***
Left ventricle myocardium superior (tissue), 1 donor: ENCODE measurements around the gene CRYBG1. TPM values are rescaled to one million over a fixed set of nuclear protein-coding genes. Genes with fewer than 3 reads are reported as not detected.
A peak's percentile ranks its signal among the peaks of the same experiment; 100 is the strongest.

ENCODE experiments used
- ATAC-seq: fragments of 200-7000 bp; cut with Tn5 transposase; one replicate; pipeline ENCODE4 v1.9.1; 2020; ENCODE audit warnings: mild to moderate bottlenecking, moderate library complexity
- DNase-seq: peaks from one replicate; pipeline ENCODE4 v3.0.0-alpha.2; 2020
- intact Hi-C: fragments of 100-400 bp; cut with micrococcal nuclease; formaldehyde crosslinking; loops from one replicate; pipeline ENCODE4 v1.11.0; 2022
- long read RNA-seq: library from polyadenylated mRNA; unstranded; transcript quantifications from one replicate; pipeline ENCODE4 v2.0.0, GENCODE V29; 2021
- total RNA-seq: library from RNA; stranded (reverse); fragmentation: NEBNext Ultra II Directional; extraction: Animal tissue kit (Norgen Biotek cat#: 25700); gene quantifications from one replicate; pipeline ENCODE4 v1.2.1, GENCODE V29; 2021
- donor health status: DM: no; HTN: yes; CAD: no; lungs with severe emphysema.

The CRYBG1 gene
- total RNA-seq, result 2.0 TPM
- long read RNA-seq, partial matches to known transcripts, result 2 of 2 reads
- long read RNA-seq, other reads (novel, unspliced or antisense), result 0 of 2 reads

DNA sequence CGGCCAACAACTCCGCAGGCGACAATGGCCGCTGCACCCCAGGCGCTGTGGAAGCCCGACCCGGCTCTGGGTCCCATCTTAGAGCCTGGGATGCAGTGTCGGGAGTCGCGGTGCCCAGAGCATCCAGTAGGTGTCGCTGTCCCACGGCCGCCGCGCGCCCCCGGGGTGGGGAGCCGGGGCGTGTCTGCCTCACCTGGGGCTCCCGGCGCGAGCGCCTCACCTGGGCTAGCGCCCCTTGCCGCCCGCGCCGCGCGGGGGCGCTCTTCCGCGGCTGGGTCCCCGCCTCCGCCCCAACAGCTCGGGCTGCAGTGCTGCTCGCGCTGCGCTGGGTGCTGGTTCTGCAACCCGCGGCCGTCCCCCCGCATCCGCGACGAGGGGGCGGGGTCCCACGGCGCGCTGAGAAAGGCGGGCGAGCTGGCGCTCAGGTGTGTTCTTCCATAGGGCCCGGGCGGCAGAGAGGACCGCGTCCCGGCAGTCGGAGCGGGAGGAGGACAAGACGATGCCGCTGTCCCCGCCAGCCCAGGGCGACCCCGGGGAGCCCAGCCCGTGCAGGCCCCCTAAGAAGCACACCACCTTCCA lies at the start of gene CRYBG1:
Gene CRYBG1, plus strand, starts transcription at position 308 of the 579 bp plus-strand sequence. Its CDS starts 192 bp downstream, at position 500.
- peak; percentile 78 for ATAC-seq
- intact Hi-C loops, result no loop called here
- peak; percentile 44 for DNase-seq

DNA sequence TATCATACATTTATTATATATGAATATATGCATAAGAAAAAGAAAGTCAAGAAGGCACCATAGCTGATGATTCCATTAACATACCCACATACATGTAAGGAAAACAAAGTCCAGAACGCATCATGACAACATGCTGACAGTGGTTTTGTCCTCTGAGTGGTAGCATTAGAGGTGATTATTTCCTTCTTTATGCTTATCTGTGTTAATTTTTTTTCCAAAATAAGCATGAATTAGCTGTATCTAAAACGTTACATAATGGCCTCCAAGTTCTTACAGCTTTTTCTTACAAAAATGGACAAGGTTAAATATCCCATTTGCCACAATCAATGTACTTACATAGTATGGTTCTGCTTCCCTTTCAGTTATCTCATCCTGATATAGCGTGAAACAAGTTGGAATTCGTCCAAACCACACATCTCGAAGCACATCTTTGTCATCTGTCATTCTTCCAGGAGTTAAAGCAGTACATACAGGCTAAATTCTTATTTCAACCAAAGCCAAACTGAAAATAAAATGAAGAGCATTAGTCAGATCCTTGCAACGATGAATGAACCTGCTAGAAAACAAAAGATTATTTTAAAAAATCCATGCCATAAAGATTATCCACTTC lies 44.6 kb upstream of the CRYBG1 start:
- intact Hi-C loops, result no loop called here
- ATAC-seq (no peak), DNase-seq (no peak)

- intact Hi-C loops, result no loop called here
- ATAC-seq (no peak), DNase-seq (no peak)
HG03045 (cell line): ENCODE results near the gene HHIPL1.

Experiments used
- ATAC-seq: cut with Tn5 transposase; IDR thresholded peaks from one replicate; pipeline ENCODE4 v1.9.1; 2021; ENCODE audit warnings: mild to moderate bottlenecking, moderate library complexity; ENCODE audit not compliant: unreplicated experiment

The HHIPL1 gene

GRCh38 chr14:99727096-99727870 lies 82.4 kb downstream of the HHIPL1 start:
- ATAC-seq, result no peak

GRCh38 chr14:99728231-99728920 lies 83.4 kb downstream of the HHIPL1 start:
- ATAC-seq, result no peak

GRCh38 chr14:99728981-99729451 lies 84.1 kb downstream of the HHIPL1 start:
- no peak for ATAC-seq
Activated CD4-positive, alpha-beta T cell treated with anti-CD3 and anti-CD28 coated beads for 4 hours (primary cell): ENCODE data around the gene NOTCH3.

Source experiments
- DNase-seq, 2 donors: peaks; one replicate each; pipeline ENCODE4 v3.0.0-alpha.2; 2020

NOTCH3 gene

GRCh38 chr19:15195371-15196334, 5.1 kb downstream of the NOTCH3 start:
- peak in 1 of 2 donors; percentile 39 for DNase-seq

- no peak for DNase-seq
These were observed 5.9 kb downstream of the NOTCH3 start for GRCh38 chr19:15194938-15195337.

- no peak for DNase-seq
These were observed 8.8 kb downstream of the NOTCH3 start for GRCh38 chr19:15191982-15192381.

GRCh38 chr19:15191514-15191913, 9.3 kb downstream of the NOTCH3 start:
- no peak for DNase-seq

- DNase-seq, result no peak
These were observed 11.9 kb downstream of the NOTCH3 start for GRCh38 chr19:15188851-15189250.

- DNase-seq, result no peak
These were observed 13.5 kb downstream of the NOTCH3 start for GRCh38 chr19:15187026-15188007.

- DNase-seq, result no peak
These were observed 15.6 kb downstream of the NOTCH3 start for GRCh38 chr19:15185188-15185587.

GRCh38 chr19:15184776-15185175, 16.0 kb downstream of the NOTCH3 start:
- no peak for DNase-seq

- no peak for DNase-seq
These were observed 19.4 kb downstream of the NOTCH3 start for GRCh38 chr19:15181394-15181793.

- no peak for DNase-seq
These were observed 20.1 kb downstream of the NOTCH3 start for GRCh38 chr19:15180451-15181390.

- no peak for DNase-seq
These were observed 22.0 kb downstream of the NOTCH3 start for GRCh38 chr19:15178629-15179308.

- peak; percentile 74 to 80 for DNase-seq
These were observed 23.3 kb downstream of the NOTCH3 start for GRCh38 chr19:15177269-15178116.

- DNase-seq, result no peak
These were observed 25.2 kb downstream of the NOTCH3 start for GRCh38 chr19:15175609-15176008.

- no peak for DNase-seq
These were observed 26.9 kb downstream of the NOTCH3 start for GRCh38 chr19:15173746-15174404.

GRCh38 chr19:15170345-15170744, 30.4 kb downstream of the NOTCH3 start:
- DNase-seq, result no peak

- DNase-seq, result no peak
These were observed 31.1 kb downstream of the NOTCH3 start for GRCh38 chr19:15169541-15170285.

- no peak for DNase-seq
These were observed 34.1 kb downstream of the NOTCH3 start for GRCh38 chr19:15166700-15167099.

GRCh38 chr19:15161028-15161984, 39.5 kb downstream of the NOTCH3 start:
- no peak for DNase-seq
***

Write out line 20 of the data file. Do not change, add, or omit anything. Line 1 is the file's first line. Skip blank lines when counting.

- intact Hi-C loops, result no loop called here